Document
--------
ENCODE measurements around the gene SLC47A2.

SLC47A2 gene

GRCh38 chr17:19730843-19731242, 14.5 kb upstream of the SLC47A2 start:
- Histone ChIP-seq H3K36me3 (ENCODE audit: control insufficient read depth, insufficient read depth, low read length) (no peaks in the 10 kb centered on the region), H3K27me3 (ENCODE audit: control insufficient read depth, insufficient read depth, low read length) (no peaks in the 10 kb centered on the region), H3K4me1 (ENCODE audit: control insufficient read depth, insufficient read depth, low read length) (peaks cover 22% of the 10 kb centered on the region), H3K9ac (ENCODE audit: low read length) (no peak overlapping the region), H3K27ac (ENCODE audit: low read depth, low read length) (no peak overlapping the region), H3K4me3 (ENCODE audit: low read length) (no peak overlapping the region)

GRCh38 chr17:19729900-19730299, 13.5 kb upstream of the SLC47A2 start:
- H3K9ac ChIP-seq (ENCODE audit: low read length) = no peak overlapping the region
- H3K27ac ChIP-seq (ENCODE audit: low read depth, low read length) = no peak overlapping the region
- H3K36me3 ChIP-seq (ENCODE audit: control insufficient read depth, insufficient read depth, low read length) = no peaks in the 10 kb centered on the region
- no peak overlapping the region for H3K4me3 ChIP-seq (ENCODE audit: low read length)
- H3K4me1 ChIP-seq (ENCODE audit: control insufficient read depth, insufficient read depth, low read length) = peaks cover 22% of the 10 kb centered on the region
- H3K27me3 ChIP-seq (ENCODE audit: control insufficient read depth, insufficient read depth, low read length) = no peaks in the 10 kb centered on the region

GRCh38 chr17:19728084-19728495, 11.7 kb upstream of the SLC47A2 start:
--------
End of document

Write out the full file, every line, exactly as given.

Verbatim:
ENCODE measurements around the gene SLC47A2.

SLC47A2 gene

GRCh38 chr17:19730843-19731242, 14.5 kb upstream of the SLC47A2 start:
- Histone ChIP-seq H3K36me3 (ENCODE audit: control insufficient read depth, insufficient read depth, low read length) (no peaks in the 10 kb centered on the region), H3K27me3 (ENCODE audit: control insufficient read depth, insufficient read depth, low read length) (no peaks in the 10 kb centered on the region), H3K4me1 (ENCODE audit: control insufficient read depth, insufficient read depth, low read length) (peaks cover 22% of the 10 kb centered on the region), H3K9ac (ENCODE audit: low read length) (no peak overlapping the region), H3K27ac (ENCODE audit: low read depth, low read length) (no peak overlapping the region), H3K4me3 (ENCODE audit: low read length) (no peak overlapping the region)

GRCh38 chr17:19729900-19730299, 13.5 kb upstream of the SLC47A2 start:
- H3K9ac ChIP-seq (ENCODE audit: low read length) = no peak overlapping the region
- H3K27ac ChIP-seq (ENCODE audit: low read depth, low read length) = no peak overlapping the region
- H3K36me3 ChIP-seq (ENCODE audit: control insufficient read depth, insufficient read depth, low read length) = no peaks in the 10 kb centered on the region
- no peak overlapping the region for H3K4me3 ChIP-seq (ENCODE audit: low read length)
- H3K4me1 ChIP-seq (ENCODE audit: control insufficient read depth, insufficient read depth, low read length) = peaks cover 22% of the 10 kb centered on the region
- H3K27me3 ChIP-seq (ENCODE audit: control insufficient read depth, insufficient read depth, low read length) = no peaks in the 10 kb centered on the region

GRCh38 chr17:19728084-19728495, 11.7 kb upstream of the SLC47A2 start: